Prime Minister Benjamin Netanyahu spoke to the British news broadcaster Sky News in an interview that was broadcast Friday morning.
Netanyahu was first asked about the judicial reform issue and the negotiations over the issue which are being conducted at the President's Residence.
"It seems to me that we have a situation where there is now a fairly broad majority that says we have to reform our judicial system. But the question is how much and how fast," Netanyahu said, adding that he "decided in the wake of the ensuing months to try to get a consensus."
When asked what he would do if the talks at the President's Residence collapsed, he said: "Give me time. Let me keep my cards close to my chest. Also, I have to discuss this with my colleagues."
The prime minister was asked about the economic consequences of the reform and the weakening of the shekel, and replied: "Israel's economy is very powerful and it's gonna remain powerful because it's a high-tech economy in a high-tech world, and because I led the free-market revolution which turned Israel from a semi-socialist economy to a capitalist economy."
The Prime Minister accused the leaders of the opposition to the judicial reform and the media of distorting what the judicial reforms actually do, saying that they claim "we're gonna take away the independence of the court. No, we're not. I'm not gonna let that happen."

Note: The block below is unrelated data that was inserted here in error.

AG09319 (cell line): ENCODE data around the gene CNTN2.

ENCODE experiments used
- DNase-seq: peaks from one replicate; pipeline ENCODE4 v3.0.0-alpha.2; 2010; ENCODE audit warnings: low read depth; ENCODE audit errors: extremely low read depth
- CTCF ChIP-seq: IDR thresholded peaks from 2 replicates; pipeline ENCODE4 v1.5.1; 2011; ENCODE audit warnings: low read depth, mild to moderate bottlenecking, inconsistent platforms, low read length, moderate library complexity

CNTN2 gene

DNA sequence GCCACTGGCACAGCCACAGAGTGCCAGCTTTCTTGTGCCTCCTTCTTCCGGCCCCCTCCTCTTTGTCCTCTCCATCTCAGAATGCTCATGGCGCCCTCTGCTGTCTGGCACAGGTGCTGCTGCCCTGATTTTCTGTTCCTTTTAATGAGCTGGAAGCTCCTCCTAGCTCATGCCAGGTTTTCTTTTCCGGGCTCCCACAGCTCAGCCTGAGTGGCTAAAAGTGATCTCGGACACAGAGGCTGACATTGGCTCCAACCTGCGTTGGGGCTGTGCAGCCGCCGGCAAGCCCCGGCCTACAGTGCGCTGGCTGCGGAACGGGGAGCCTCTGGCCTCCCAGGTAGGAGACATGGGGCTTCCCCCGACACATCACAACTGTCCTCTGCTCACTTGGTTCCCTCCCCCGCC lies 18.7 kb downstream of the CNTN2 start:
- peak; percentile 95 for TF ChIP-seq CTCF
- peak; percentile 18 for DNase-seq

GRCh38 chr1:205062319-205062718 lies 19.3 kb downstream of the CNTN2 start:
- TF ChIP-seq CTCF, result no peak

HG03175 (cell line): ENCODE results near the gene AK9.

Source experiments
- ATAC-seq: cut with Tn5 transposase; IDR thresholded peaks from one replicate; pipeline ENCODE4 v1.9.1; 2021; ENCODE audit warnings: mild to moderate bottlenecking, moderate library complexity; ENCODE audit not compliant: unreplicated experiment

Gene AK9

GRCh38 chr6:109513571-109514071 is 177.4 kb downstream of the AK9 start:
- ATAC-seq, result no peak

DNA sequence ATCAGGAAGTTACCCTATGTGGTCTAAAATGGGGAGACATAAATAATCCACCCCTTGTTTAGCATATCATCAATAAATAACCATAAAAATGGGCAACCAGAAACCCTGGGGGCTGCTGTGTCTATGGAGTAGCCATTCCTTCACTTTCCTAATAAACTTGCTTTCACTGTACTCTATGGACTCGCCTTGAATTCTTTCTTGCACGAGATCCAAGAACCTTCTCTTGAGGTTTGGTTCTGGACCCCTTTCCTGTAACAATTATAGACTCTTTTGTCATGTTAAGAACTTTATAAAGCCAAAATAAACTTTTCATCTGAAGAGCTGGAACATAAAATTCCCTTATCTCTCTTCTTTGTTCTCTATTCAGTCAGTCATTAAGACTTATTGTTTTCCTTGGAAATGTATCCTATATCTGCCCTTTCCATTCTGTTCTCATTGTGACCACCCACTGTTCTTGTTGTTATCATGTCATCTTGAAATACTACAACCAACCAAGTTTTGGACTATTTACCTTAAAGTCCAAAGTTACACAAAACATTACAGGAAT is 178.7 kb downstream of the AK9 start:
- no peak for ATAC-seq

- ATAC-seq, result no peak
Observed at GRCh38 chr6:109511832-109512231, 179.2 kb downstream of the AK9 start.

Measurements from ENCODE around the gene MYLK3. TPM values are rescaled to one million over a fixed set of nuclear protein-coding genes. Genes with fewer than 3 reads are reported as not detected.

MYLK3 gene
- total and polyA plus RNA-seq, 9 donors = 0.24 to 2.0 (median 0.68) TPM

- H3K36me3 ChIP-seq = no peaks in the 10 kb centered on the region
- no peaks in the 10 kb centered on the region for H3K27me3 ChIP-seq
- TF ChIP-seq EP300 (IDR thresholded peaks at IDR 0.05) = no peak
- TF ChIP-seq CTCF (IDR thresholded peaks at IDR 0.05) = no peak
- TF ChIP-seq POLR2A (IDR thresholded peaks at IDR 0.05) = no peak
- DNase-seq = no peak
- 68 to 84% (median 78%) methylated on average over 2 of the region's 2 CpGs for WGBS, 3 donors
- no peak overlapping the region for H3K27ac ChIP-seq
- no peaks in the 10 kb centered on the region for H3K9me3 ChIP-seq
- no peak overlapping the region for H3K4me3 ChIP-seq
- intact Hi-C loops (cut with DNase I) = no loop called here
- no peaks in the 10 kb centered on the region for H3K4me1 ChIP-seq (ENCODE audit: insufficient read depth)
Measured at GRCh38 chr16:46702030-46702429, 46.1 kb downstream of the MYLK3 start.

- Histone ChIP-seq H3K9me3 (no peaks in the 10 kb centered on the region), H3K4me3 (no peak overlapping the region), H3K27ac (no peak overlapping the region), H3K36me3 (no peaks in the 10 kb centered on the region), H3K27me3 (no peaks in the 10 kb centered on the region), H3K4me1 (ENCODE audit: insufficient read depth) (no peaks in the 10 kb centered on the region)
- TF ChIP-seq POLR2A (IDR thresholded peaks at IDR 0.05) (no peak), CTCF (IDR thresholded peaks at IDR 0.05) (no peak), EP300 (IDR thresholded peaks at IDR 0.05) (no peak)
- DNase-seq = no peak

When asked about the fact that he has not yet been invited to a meeting with the US president since taking office six months ago, Netanyahu said that "Joe Biden is a great friend of Israel" and that he believes an invitation "will come."
Regarding the Iranian threats against Israel, Netanyahu said: "Iran is openly committed to repeating the Holocaust and destroying the 6-7 million Jews of Israel. We're not going to sit idly by and let them do it. I don't think that diplomacy by itself will work. I think diplomacy can only work if it's coupled with a credible military threat or the willingness to apply that military option if deterrence fails."
"We'll do whatever we need to do to defend ourselves," he added. "Whatever agreements are made, that doesn't oblige us. If they're saying that they're going to destroy us, end Jewish history after 3,000 years, 3,500 years of toiling under the sun, rebuilding our homeland, reestablishing our national life here, and these ayatollahs think that they can threaten us with nuclear holocaust, they're wrong."
Regarding a possible peace agreement with Saudi Arabia, Netanyahu said, "Our hand is extended to all Arab states, and certainly to Saudi Arabia. We have great opportunities to advance peace in our region, peace between our two countries, the well-being of our peoples - I think it will change history."
"Obviously, Saudi Arabia would be a quantum leap forward, because it is the most influential Arab country, not only in the Arab, I think also in the Muslim world," added the prime minister. "I think that will also help us solve the Palestinian-Israeli conflict."